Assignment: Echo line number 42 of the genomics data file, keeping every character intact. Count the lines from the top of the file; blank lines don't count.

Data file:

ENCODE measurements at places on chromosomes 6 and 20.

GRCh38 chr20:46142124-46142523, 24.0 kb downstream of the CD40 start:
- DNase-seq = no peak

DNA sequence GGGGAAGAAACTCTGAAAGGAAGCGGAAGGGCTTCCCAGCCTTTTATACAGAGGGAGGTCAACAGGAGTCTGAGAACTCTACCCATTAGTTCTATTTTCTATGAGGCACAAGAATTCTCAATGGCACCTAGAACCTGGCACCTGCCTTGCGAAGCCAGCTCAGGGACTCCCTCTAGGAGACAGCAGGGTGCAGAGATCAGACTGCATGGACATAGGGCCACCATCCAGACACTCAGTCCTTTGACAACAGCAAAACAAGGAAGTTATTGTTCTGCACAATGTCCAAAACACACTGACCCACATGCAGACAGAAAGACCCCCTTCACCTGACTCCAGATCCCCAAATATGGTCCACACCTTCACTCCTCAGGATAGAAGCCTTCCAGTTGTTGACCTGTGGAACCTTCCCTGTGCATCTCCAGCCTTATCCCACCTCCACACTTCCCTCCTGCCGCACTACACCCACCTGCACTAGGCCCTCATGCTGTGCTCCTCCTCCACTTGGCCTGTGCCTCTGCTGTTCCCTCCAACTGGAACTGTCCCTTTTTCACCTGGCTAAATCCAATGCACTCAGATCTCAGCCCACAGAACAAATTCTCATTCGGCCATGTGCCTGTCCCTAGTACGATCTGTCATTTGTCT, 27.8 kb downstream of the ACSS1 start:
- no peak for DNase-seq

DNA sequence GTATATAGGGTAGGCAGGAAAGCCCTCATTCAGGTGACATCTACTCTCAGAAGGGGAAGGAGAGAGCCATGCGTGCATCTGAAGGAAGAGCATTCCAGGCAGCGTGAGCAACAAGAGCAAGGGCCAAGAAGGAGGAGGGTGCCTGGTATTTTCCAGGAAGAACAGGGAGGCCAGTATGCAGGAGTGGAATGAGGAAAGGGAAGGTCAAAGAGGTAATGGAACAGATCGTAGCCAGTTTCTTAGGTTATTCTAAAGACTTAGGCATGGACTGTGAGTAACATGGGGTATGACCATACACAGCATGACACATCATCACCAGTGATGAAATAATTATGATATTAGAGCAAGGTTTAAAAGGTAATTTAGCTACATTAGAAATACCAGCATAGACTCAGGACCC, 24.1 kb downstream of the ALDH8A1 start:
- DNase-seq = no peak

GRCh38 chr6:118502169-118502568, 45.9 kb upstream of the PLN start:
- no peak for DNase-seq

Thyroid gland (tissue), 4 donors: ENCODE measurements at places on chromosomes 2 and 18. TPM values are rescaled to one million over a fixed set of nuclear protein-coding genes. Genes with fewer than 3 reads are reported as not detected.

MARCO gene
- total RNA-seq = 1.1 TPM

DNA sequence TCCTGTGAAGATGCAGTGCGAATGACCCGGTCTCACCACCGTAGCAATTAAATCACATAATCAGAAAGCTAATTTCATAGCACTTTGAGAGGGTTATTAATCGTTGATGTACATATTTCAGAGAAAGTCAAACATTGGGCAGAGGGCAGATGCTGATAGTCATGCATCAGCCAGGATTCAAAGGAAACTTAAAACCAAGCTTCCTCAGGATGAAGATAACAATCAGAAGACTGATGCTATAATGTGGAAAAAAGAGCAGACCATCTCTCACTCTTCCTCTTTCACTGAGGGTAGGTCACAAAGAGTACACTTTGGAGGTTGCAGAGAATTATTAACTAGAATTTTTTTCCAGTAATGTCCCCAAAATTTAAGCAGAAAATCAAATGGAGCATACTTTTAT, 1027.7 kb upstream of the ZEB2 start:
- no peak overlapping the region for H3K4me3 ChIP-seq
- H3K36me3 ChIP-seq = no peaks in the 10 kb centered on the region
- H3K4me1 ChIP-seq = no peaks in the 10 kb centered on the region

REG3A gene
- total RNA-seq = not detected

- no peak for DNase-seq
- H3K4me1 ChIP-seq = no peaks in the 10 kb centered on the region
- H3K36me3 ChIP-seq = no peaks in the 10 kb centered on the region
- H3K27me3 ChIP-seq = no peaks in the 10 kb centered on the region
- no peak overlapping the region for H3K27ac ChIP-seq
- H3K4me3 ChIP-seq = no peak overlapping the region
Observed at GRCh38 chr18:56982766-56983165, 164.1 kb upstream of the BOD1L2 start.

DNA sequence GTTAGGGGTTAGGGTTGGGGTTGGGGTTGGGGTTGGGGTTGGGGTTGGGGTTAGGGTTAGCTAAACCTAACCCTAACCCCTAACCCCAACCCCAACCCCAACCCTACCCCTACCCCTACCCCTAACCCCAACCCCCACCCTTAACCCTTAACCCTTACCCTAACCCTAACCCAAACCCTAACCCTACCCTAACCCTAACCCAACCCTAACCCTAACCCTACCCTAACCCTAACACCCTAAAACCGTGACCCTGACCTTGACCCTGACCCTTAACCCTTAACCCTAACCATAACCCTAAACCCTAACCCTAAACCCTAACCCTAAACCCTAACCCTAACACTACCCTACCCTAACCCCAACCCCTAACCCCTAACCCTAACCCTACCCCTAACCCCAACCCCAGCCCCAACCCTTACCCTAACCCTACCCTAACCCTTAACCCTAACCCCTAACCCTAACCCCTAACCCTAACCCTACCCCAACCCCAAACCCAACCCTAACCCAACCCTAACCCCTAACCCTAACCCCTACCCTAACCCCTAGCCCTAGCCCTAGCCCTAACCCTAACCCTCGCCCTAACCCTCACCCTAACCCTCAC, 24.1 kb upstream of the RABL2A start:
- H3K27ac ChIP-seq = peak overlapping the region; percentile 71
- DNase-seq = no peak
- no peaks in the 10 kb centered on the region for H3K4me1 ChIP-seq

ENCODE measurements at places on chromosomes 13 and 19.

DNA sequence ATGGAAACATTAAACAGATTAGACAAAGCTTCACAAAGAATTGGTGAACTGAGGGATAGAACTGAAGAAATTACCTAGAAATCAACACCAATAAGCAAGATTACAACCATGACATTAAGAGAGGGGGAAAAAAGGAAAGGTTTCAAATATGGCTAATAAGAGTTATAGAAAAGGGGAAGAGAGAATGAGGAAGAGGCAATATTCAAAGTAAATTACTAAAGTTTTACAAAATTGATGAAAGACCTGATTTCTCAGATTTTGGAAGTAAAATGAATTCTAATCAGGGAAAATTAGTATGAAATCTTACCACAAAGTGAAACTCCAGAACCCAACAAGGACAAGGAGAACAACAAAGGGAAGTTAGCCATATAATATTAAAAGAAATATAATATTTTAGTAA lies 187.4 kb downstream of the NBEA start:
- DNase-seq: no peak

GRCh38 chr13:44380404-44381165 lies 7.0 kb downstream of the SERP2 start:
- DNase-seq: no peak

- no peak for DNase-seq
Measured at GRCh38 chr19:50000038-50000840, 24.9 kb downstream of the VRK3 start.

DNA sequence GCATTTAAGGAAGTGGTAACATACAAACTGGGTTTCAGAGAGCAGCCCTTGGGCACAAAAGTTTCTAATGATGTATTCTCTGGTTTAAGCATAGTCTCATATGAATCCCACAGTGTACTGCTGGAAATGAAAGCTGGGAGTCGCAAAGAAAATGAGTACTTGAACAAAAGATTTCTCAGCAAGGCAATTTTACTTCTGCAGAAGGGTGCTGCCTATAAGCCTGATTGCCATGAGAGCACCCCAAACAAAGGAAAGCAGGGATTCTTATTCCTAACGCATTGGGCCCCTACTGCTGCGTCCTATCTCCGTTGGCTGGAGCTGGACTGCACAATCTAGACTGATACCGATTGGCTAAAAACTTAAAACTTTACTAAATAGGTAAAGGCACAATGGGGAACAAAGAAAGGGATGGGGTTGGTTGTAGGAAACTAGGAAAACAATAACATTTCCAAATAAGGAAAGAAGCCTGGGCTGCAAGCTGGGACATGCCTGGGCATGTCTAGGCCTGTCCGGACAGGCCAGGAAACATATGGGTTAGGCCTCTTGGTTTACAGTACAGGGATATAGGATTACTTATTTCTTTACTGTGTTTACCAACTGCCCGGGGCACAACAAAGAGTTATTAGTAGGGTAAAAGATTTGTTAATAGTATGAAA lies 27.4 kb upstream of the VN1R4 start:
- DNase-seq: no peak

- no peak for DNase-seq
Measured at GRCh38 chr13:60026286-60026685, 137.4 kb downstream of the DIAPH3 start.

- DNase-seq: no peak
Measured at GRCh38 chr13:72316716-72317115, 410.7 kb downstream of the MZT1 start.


Measured at GRCh38 chr13:72316716-72317115, 410.7 kb downstream of the MZT1 start.